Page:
Novi Bečej and Vranjevo through History

Explore the extraordinary past of Novi Bečej and Vranjevo through the pages of the book 'Novi Bečej and Vranjevo through History.' Uncover political events, economic development, and cultural heritage of these Banat towns through richly documented stories. Follow the evolution from the earliest days to the present, delving into the intricate threads of political intrigues, economic transformations, and cultural ascensions. Experience the past through the eyes of the author as the pages of the book unfold before you, providing a unique perspective on the life and legacy of these significant locales.

Explore historical events: Koča's Frontier, 1788-1789 war with the Turks. Serbian refugees in Vranjevo after defeat. Impact on Bečej's and Vranjevo's history

The Last Refugees from Serbia in Vranjevo

War with the Turks 1788-1789, Koča's Frontier

Even after the expulsion of the Turks from the regions of southern Hungary, the Balkans remained at the center of Austrian expansion for a long time. In preparation for the war with the Ottoman Empire, Austria conducted extensive agitation among the Christian population in Serbia, counting on their assistance when the war shifted to the Balkans. Due to the arbitrariness of the Janissaries and under the influence of Austrian propaganda, a considerable number of Serbs emigrated to Hungary, where special volunteer units called "freikorps" were formed, serving as precursors to the Austrian army in the upcoming war.

Thus, the Serbs accepted the war declared on February 9, 1788, as the beginning of the struggle for liberation from the Turks. Captain Koča Anđelković, a livestock trader who had moved with his family to Kovin before the war, was appointed by the Austrian command as a freikorps to propagate the war in his region in Serbia and incite an uprising against the Turks. Koča, with his insurgents, quickly managed to rid Požarevac and all villages from Smederevo to Jagodina of the Turks, endangering the Turkish communication between Belgrade and Smederevo to the south. This uprising of the people in Serbia was called "Koča's Frontier."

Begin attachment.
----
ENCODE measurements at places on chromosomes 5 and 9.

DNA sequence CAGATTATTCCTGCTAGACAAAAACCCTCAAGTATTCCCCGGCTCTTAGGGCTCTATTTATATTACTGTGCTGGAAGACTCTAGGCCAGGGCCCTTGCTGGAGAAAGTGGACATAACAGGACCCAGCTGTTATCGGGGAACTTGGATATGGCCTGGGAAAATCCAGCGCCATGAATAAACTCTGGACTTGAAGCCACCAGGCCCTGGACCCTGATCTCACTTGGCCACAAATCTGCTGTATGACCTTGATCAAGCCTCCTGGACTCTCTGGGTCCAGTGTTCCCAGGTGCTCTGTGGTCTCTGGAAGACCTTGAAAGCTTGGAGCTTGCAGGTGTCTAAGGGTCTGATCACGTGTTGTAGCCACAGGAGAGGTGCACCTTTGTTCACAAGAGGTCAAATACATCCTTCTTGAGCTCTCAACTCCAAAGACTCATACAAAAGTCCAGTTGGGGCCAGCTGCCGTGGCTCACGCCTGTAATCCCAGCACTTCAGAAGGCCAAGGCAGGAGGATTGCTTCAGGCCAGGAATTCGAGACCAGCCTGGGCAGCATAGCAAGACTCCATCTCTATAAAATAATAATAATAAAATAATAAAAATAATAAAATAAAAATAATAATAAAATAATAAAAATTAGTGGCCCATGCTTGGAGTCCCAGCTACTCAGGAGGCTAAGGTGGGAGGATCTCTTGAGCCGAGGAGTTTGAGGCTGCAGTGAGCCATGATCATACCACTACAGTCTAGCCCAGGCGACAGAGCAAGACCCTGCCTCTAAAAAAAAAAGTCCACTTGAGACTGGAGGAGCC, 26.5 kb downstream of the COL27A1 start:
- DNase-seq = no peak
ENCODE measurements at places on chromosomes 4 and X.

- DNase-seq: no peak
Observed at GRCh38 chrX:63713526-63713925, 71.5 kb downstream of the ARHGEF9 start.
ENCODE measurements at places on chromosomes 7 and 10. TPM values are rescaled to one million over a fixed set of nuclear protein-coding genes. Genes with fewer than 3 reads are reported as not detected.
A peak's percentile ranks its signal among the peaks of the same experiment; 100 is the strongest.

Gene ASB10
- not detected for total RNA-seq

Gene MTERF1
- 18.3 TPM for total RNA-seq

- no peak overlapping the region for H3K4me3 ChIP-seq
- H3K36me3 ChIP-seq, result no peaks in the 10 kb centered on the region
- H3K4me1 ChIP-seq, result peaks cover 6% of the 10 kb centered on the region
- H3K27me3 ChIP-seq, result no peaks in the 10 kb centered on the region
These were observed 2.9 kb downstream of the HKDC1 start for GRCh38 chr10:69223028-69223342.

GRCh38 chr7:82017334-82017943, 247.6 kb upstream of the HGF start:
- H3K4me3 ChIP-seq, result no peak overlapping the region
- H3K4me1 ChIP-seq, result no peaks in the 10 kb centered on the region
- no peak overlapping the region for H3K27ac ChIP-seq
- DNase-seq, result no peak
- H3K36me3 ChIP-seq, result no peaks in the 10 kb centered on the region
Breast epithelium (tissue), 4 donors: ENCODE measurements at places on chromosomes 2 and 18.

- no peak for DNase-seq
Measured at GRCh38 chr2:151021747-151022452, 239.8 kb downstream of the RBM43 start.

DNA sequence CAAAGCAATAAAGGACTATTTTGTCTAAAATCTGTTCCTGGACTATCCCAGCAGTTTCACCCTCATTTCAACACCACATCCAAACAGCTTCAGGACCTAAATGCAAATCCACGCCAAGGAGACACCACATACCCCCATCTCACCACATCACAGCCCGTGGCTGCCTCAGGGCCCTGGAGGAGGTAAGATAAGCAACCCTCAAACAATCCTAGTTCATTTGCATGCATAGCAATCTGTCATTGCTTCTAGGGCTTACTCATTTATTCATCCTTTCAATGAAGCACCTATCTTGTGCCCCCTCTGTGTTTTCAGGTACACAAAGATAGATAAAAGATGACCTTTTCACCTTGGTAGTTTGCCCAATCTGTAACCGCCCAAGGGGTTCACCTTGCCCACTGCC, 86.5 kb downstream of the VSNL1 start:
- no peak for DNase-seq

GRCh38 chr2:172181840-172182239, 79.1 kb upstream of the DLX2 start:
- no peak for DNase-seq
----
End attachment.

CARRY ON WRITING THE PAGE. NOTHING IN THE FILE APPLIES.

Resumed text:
However, Austria delayed its offensive, causing dissatisfaction among Koča's insurgents, who, in addition to the shortage of weapons, ammunition, and food, began to abandon the unit in large numbers. Koča and the remaining personnel moved to Banat.

Upon the insistence of the Austrian command, Koča reorganized his unit, reinforced with two companies of Banat freikorps, and crossed into the Pomoravlje region. However, this time, he could not withstand the strong Turkish forces. The Turks invaded Banat, and during the incursion, Koča Anđelković's units suffered losses, and he was captured and impaled near Tekija.

For the history of Bečej and Vranjevo, this uprising is of particular importance because, after the defeat of the insurgents in Koča's Frontier, a portion of refugees from Serbia settled in Vranjevo.

Due to the Turkish violence that followed in Serbia, the people fled across the Danube to Banat. Besides escaping Turkish terror, the population accepted this migration to Banat also because of Austrian propaganda. To ensure better distribution of the immigrants, the Austro-Hungarian authorities appointed special commissioners for refugees. Paulus Blaho, the county fiscal based in Veliki Bečkerek, was appointed for the Torontal County.

Higher authorities ordered humane treatment of refugees and provision of necessary food when leaving the registration places. If there was no food in state warehouses at the registration places, refugees were given cash to supply themselves.

To enable refugees to purchase everything they needed in their settlement areas, the Hungarian county council issued a proclamation to all financial institutions that they could exchange Turkish currency at the rate of one Turkish piaster for 42 krajcars.

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